Captive Elephants Need Better Protections


Any time elephants and humans share the same space, whether in a zoo, at a circus, or at a county fair, elephants are likely to suffer. According to the Bureau of Labor Statistics, elephant handlers who utilize the “free contact” system of elephant management have the highest risk of fatal work injury for any profession. Free contact is characterized by the use of sharp bullhooks or other weapons intended to inflict pain and fear. Handlers use the bullhook to beat, jab, hook, poke, and prod elephants in the most sensitive areas of their bodies. When the public is present, the mere presence of the bullhook acts as a threat of pain the elephant will endure if she doesn’t perform as commanded. This barbaric conditioning process begins when the elephants are mere infants. Already in 2015:

  • An investigation has been opened into UniverSoul Circus for alleged cruelty to an elephant at a show in Atlanta.
  • The Pittsburgh Zoo & PPG Aquarium was cited by the USDA for using biting dogs to control elephant behavior.
  • Asheville, North Carolina instituted an aggressive policy change to prohibit circuses from using exotic animals in the city-owned arena.
  • San Francisco is considering an ordinance to ban the exhibition of exotic animals.
  • Hawaii stands poised to pass the first state-wide legislation to ameliorate abuse of wild and exotic animals used in circuses.
  • Just this week, Santa Monica, Calif. passed a ban on the exhibition of exotic animals.

In addition to abusive handling, elephants also endure premature maternal separation; lack of adequate enrichment, space, and socialization; and perpetual confinement in chains on unnatural surfaces during transport for traveling shows or while backstage at performance venues. These conditions are associated with lifelong physiological and psychological damage that make elephants unpredictable and prone to aggression:

  • 9/10/2014: an elephant fatally crushed the founder of an elephant facility in Hope, Maine.
  • 10/11/2013: an elephant fatally trampled a handler at the Dickerson Park Zoo in Springfield, Mo. while he was coaxing the elephant from one part of the enclosure to another.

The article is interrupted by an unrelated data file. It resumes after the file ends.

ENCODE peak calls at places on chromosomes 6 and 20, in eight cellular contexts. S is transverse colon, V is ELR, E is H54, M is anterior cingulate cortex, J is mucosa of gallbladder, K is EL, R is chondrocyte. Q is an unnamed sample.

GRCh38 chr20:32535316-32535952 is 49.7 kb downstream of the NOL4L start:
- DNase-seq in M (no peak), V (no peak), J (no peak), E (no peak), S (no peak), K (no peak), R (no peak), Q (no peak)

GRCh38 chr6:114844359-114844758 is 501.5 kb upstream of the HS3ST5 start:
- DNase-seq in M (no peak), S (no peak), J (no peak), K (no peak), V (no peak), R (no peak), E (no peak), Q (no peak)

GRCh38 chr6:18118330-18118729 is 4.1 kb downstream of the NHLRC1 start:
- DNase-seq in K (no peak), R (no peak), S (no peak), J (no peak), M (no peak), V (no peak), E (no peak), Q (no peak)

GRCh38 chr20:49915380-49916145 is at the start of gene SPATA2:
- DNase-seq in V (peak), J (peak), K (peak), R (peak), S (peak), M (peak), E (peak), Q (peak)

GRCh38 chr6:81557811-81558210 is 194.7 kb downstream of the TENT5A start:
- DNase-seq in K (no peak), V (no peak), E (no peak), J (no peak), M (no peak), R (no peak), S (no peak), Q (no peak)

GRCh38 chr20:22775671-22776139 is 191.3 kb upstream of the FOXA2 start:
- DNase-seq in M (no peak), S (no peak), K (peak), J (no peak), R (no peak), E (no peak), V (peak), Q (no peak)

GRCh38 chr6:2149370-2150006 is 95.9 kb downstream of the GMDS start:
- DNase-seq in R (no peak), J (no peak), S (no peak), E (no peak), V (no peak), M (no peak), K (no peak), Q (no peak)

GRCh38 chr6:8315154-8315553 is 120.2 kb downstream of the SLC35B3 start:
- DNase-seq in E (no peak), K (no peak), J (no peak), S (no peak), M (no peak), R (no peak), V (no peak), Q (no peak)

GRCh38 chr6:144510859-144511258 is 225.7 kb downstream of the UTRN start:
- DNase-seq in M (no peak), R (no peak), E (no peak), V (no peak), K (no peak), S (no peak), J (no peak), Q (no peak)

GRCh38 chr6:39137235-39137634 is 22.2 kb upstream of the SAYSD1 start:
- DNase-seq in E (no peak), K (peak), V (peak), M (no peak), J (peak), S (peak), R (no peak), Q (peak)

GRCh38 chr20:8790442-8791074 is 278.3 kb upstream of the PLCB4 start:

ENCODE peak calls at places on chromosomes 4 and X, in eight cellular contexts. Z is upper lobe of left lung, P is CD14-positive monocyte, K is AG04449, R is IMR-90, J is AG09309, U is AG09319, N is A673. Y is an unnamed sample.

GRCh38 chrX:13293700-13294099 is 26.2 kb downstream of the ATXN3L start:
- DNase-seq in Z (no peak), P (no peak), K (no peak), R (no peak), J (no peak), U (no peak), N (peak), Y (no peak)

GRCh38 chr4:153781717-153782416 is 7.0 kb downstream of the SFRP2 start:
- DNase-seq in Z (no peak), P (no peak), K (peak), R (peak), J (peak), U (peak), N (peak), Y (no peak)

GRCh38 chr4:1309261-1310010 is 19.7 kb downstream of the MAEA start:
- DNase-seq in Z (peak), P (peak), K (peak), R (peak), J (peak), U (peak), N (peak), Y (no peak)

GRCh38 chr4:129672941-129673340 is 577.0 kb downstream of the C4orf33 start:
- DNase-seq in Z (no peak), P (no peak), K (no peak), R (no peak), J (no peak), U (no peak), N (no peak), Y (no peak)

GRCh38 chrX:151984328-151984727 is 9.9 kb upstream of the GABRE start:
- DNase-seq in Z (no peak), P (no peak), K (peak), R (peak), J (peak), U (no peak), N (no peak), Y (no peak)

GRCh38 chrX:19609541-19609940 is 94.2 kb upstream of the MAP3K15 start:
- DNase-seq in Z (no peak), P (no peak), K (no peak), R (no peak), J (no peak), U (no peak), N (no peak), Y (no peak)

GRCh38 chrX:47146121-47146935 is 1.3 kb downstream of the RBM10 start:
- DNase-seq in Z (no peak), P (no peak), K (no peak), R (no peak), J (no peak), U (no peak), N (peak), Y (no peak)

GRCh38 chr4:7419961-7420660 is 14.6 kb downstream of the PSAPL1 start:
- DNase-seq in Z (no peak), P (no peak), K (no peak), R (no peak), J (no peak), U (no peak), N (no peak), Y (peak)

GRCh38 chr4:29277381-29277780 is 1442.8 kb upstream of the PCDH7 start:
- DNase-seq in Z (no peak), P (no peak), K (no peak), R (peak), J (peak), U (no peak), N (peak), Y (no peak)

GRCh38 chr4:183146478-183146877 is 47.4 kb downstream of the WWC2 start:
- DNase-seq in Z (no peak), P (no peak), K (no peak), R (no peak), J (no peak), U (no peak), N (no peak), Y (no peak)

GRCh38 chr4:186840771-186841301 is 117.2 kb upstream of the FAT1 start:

• 8/26/2013: an elephant attacked a visitor at a roadside zoo in Williston, Fla. whose resultant critical injuries required her to spend nearly two months in the hospital.

On the other hand, the “protected contact” method of handling elephants is characterized by positive reinforcement: handlers don’t use bullhooks or other weapons, never share unrestricted space with the elephant, and never force the elephant to submit to the handler’s demands. This method is employed by the only two reputable elephant sanctuaries in the United States (the Performing Animal Welfare Society in California and The Elephant Sanctuary in Tennessee) and by zoos accredited by the Association of Zoos and Aquariums (AZA).

ALDF is working toward the day when holding elephants captive will be a relic of the past—in the meantime we are fighting to ensure captive elephants aren’t subjected to additional abuse with cruel weapons of behavior modification. Los Angeles, Oakland, Miami Beach, and dozens of other localities across the U.S. have enacted ordinances to ban the use of bullhooks or the use of elephants and other exotic animals in entertainment all together. ALDF is working hard to ensure more jurisdictions pass laws to ban the cruel use of bullhooks and other weapons, to prohibit prolonged chaining and caging, and to eliminate the use of wild and exotic animals in entertainment altogether.

We hope you will join us by refusing to attend any entertainment events where animals are forced to perform, and by letting legislators know that you will not tolerate such cruelty in your community.